Residents in northern and northwestern Illinois continue to deal with flooding at
levels not seen for years.
The Pecontonica River and the Rock River have overflowed their banks, causing
problems for nearby residents in the Freeport and Rockford areas. Candice King,
chief meteorologist for WTVO-TV in Rockford, said several factors led to the
“When we had all this snow, we had the rain come down and the rain came down
on top of snow with nowhere for it to go because the ground was frozen and
saturated,” King said. “It just ran off into the rivers. There was a quick rise in the
rivers here in just a short amount of time.”
That, combined with both local snow melt and snow melt from southern Wisconsin,
has led to a catastrophic situation for some homeowners in the region.
“Some of these rivers got to levels that hadn’t been experienced since back in the
1970s or even the 20s and 30s,” King said. “We’re talking historical river levels
here across northern Illinois.”
One of those homeowners is state Rep. John Cabello, R-Machesney Park, who
represents an area along the Rock River north of Rockford.
“I live on the river, and I’ve lived on the river since ’01,” Cabello said. “2008 was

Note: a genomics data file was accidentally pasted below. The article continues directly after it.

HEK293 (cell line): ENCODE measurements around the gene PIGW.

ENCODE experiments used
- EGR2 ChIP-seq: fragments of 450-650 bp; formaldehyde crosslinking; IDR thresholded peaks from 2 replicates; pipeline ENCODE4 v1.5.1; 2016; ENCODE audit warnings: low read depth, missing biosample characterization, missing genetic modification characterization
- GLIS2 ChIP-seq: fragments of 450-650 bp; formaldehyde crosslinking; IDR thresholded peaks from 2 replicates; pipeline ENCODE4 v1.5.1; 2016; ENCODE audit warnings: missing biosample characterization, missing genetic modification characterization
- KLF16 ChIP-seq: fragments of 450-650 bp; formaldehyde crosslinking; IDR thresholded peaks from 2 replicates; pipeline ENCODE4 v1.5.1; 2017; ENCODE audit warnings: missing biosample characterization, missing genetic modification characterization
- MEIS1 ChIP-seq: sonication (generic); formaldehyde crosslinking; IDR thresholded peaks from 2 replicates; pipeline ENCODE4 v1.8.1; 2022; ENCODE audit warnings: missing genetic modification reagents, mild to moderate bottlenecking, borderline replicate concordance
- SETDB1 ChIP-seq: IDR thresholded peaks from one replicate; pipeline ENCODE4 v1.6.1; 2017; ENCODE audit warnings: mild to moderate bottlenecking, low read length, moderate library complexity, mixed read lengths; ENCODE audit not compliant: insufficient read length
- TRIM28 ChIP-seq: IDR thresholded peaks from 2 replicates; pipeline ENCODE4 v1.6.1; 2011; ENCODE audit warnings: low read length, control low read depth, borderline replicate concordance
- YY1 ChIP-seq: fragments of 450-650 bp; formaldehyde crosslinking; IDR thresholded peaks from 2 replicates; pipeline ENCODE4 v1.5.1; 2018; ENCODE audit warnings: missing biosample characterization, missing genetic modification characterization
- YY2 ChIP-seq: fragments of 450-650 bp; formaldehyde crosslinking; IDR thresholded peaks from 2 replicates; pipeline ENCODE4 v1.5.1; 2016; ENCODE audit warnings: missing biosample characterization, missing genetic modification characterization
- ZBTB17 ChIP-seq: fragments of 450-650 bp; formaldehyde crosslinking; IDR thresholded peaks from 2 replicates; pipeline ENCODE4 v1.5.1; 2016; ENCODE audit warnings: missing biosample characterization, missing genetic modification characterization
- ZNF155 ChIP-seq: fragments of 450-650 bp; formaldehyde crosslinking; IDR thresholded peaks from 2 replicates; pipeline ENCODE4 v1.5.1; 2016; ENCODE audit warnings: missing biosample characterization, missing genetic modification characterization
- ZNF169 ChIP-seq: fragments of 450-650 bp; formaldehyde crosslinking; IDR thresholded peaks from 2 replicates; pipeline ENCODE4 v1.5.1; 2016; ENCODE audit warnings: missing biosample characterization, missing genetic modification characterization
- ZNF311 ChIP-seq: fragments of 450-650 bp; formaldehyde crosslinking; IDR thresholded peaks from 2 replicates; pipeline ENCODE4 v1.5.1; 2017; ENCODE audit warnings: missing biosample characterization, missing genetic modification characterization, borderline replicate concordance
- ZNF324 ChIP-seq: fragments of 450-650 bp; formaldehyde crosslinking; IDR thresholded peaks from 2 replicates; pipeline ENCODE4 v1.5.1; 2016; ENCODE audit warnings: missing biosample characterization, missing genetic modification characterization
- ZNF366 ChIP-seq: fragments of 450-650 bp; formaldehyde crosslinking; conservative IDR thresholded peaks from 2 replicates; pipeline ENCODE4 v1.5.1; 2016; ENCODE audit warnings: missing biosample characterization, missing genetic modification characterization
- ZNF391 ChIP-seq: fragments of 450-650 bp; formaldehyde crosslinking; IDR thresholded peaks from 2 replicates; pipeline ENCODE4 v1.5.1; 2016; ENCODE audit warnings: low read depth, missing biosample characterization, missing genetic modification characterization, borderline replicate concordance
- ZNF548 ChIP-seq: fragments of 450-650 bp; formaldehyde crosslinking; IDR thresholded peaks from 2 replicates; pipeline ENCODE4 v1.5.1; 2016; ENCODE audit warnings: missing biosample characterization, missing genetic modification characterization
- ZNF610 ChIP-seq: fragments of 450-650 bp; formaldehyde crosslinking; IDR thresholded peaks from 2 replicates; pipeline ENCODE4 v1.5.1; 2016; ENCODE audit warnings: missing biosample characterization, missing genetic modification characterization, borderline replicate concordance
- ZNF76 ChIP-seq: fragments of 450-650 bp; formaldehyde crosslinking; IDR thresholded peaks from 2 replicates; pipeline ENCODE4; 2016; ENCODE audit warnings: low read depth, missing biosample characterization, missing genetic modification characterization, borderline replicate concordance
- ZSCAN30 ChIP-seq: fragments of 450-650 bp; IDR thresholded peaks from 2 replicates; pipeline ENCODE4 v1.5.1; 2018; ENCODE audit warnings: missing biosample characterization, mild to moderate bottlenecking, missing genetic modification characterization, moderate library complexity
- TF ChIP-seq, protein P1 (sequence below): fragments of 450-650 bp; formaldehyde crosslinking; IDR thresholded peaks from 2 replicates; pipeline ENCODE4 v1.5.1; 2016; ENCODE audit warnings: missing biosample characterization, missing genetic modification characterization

the worst I’ve ever seen it. This one has passed ’08.”
Stephenson County officials have issued a disaster declaration for areas along the
Pecatonica River, which crested in Freeport at its highest level since 1933.
Authorities there say rescue workers have helped to evacuate more than nearly 200
people from their homes.
Water levels aren’t expected to move much in the coming days.
“We’ve got kind of a dry period, so the rivers will slowly start to recede,” King
said. “But they’re going to stay in that moderate-to-major flood stage through at
least the upcoming week, if not through the end of March.”
Winnebago County officials said initial estimates indicate hundreds of homes
throughout the area have been impacted. Numerous roads remain under water and
impassable. They’ve also issued an emergency declaration.
“It’s the worst flood we’ve had in [Machesney Park] history, at least since they’ve
been recording it,” Cabello said. “Lots of people who never have water in their
homes have water in their homes.”
If the emergency declarations are recognized by Gov. J.B. Pritzker, the counties would
be eligible to get resources and funding from the state to help with cleanup.
[This story is from Illinois Radio Network News.]